Rush to Judgment

In World War II, Houston attorney Leon Jaworski prosecuted a group of black American soldiers. In a hurried-up trial, they were court-martialed and sentenced to hard labor. The verdict was probably wrong. And Jaworski had a lot to do with that.

Instead, Lomax became a flawed star witness for Jaworski's prosecution. His recollections of the black soldiers' call to arms were parroted the next day in the press, which had no reason to suspect his credibility. " 'They've got one of our boys and we're going to mob them!' " the Seattle Post-Intelligencer quoted. The paper described Lomax's testimony as a "fitting climax" to the second week of the trial.

Lomax might have been a more apparent suspect if Fort Lawton officials hadn't hopelessly bungled the post-riot investigation. Savaging the conduct of the fort's senior officers and their MPs, the Cooke Report found they had made no effort to detain or even identify rioters; they had ordered that the smashed barracks be cleaned and repainted before fingerprints could be collected; and within hours of discovering the body of Private Olivotto, they had allowed more than 100 exercising soldiers to jog straight through the crime scene. In the ensuing months, several of them would be quietly replaced or kicked out of the army.

Given such incompetence, most of Jaworski's case hinged by necessity on the testimony of eye witnesses. Yet a lot of this testimony was coerced; Jaworski was famous for his ability to scare witnesses into plea-bargaining. Beeks hammered away at the issue in trial, but he could never prove the harsh methods could have altered the soldiers' stories. The Cooke Report could.

Samuel Snow says he never hit anyone on the night of the riot.
Samuel Snow says he never hit anyone on the night of the riot.

For example, Corporal Willie Ellis of Houston singled out fellow Houstonian Arthur Hurks during the trial as one of the rioters. Yet testifying to Cooke, Ellis had initially implicated another four soldiers, but then admitted under pressure that he'd been lying. Hamann believes Ellis was making up his story in an effort to win a lighter sentence. "Ellis was a real snake," he says. "He was doing anything he could to get himself off, and that included fingering Hurks."

Hurks, in fact, had been named in the Cooke Report by a half-dozen witnesses, both black and white, both soldiers and MPs, as someone who never went to the Italian Area, as a hero who instead stayed in the black barracks and tried to dissuade his fellow soldiers from joining the riot.

He wasn't the only soldier convicted despite an alibi. Testimony in the Cooke Report points to John Hamilton of Houston, a man later sentenced to eight years of hard labor, as someone who should have instead been praised for rescuing Farr, whose description of his savior matches Hamilton's height and prominent ears. Farr's version of events almost exactly corroborates Hamilton's own statements at the time, as well as Hamilton's interviews with Hamann years later in Houston, when the veteran recalled, "I told them he was an American."

Clearly, the Cooke Report would have turned the trial upside down had Jaworski, the only man who'd read it, followed his duty to release it.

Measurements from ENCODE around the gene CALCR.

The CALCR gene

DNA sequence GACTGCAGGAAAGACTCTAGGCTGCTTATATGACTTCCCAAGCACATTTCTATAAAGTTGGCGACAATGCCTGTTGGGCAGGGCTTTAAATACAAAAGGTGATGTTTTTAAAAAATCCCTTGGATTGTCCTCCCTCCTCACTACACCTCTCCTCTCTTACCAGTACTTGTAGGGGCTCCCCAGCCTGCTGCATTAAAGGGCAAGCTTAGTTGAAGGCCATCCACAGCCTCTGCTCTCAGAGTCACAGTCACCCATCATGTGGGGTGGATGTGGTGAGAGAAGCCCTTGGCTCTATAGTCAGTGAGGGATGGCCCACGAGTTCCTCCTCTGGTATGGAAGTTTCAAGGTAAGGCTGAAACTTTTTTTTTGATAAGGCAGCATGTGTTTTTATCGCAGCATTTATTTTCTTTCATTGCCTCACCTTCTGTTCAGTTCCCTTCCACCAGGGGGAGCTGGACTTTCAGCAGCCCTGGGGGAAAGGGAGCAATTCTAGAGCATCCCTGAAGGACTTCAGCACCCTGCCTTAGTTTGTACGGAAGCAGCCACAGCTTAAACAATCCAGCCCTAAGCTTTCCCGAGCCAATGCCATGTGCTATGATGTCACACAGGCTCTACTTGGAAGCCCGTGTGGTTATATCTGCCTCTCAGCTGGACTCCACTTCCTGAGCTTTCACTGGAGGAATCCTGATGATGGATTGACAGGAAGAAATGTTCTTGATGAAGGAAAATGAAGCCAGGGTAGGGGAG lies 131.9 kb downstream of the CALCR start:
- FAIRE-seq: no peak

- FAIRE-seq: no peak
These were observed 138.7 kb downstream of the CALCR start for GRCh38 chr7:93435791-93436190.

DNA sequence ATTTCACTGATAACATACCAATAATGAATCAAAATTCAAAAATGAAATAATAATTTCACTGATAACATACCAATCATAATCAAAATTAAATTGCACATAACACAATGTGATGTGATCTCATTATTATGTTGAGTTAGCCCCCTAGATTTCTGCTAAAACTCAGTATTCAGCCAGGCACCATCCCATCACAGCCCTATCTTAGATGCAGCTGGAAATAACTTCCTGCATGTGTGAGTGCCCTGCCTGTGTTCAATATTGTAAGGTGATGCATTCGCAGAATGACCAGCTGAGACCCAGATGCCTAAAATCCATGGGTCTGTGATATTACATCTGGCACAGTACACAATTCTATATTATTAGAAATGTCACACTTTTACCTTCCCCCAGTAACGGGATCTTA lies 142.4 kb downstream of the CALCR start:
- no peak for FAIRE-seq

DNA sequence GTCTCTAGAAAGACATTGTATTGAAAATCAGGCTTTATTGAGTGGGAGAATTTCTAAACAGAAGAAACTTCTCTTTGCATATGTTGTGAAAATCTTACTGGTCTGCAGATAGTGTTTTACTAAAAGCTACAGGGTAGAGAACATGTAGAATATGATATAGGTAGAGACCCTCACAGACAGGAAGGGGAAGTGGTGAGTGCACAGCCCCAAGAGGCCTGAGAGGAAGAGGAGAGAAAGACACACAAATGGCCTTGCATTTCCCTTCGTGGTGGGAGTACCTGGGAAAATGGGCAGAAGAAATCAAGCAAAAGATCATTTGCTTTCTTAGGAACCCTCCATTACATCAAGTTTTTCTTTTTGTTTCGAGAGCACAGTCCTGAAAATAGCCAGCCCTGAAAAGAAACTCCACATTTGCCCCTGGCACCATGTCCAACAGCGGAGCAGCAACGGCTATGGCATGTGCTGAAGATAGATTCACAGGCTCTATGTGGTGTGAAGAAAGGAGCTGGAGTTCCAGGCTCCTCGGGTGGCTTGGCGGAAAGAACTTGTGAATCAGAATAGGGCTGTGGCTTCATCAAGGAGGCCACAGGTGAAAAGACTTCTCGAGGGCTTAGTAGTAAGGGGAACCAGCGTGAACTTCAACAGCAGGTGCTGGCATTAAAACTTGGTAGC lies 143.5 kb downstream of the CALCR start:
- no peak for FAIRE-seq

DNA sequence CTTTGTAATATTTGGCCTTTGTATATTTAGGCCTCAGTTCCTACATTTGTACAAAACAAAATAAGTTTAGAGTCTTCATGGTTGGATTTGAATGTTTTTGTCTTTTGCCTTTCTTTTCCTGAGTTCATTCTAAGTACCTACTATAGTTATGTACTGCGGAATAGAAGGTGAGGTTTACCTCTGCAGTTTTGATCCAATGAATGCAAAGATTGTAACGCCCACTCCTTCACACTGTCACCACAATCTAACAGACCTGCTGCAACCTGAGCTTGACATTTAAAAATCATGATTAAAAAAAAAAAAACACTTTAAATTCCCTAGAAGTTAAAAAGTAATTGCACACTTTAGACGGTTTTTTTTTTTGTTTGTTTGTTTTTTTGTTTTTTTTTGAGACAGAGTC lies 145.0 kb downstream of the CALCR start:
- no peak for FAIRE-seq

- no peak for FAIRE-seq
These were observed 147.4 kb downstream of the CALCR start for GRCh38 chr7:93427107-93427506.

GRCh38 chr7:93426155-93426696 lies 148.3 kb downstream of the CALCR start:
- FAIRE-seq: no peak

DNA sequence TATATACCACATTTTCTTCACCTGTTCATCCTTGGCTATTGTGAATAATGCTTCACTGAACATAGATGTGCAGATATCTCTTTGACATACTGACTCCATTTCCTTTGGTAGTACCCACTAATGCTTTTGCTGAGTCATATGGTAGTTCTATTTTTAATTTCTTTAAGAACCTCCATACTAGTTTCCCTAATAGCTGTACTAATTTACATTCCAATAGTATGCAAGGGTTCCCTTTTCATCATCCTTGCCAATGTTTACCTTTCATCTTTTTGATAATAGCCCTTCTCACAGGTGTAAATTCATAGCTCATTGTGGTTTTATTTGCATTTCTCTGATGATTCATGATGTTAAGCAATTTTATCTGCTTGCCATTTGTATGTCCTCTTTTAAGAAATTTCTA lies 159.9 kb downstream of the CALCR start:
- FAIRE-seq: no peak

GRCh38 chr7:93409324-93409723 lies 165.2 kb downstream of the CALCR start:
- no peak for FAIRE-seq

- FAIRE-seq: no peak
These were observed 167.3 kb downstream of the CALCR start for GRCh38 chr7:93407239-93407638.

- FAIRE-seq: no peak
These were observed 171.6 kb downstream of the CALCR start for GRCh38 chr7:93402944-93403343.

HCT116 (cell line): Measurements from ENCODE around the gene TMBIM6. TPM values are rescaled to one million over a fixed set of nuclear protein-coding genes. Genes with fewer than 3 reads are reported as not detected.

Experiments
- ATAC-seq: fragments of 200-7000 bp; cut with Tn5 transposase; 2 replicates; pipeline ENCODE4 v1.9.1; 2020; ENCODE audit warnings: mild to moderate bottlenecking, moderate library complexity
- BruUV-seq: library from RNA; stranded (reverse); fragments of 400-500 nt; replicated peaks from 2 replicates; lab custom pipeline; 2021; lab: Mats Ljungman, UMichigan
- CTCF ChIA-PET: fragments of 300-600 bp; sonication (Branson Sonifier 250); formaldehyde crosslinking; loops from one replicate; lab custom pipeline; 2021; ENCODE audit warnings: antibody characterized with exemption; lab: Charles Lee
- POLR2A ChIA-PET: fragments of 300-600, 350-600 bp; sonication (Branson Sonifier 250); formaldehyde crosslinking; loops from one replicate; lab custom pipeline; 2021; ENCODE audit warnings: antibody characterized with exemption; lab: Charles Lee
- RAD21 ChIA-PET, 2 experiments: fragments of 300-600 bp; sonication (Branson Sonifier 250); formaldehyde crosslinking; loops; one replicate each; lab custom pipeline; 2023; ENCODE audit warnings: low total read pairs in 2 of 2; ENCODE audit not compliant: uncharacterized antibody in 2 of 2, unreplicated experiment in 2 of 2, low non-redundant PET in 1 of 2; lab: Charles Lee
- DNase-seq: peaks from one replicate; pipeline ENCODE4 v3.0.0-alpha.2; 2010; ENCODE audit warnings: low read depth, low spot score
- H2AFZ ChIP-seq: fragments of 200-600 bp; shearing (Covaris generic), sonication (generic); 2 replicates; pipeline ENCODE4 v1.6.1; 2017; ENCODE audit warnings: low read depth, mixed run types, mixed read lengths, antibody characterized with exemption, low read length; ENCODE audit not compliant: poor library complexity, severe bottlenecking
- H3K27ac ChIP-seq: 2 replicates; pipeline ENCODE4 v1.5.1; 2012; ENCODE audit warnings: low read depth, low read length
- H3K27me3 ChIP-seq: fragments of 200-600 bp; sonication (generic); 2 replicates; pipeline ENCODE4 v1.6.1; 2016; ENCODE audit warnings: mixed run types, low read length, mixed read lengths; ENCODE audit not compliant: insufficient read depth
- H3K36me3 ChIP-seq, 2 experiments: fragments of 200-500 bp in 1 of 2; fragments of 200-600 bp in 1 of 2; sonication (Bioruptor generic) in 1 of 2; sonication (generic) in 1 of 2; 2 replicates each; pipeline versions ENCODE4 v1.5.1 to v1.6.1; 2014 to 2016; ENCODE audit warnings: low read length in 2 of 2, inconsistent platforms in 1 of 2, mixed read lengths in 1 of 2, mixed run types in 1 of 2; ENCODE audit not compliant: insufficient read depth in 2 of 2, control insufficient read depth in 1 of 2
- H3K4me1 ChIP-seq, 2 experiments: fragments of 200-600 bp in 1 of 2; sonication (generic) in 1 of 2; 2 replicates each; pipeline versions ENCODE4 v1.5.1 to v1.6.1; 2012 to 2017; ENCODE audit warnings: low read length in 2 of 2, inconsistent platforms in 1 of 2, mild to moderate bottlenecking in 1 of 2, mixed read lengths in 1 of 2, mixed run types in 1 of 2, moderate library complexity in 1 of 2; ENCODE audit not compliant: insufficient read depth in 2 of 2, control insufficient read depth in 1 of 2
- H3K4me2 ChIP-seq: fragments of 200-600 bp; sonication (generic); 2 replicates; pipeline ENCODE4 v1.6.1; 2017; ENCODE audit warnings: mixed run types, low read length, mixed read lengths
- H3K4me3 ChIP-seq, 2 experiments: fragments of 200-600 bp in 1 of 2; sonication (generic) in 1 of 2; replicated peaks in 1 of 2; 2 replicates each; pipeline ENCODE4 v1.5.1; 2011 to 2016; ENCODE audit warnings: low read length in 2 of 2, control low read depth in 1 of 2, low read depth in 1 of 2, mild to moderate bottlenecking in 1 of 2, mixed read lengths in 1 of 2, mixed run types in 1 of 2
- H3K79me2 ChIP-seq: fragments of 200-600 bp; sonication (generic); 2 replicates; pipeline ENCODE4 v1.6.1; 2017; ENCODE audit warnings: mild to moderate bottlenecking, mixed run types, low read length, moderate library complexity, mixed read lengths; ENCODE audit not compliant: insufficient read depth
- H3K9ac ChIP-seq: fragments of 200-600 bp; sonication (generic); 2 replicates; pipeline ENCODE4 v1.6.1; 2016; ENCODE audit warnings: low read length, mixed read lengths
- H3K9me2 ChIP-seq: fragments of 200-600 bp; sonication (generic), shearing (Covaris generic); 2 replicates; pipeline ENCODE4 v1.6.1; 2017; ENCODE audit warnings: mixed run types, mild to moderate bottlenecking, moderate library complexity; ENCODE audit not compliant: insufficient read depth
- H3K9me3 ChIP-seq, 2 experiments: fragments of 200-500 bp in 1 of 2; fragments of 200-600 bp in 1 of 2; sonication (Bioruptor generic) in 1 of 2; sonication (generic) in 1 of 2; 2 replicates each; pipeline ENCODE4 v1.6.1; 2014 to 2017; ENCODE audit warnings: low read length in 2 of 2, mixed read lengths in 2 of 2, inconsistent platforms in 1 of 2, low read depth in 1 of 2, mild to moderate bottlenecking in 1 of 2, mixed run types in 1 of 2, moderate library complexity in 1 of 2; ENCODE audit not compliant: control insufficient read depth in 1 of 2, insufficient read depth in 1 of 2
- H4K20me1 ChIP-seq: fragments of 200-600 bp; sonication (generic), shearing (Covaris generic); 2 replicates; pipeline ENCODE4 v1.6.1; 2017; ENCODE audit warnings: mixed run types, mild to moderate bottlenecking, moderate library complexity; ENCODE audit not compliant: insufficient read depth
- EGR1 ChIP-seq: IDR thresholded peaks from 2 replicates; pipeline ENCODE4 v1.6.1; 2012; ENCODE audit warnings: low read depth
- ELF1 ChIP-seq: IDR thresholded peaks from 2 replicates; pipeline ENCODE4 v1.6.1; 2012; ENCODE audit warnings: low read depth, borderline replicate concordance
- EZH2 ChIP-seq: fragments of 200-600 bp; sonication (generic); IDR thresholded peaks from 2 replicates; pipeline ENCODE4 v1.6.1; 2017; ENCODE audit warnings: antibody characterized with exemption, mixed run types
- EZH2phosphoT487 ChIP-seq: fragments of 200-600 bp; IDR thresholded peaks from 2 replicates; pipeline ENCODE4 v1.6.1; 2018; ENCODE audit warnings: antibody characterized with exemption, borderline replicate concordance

At the outset of the trial, Beeks was told that the contents of the Cooke Report were top secret and not available to either attorney. In reality, Jaworski was not only intimately familiar with the report but he had even sat in on many of the original interrogations.

Near the end of the trial, Beeks finally suspected that Jaworski had been misleading him. Jaworski brazenly used testimony straight from the Cooke Report in court, prompting Beeks to turn to his rival and demand a copy of the investigation. Jaworski claimed Beeks didn't have the proper security clearance and would have to petition the secretary of war. "And if you can get the same authority, you can get this," he said. "But don't ask me. I have no authority to turn it over to you."

"Well, I think the court has the authority to make that available," Beeks countered. Although the judges didn't have the report, a sympathetic adjudicator pledged to seek it for Beeks. Jaworski was apoplectic. "Oh, no, that is entirely improper!" he blurted. Jaworski was the only person involved in the trial who knew anything about the report's testimony. The next morning, he approached Beeks and offered a deal: If Beeks would drop his request for the report, Jaworski would share select portions of any testimony he used. Beeks agreed, having no idea that he was bargaining away 1,500 pages of documents that could have blown a hole in Jaworski's case.

In reality, as the trial judge advocate, Jaworski was bound to volunteer the report in its entirety. "While his primary duty is to prosecute," states the 1928 Manual for Courts Martial, "any act (such as the conscious suppression of evidence favorable to the defense) inconsistent with the desire to have the whole truth revealed, is prohibited."

Jaworski would later brag with impunity about complying with the same court-martial rules that he'd apparently broken. "I traveled across the country to other commands, at their request, to serve as trial judge advocate," he wrote in Confession and Avoidance. "In the Army, at that time, this position compared to that of a prosecutor, except that the trial judge advocate was sworn to divulge all the facts in his possession, no matter which side was helped."

Rutgers law professor Beth Hillman, author of Military Culture and the Cold War Court Martial, says Jaworski undeniably crossed an ethical line. "It seems clear that his actions in that case violate the code that binds prosecutors," she says. "There's not much doubt about it. Having that big report is a problem."

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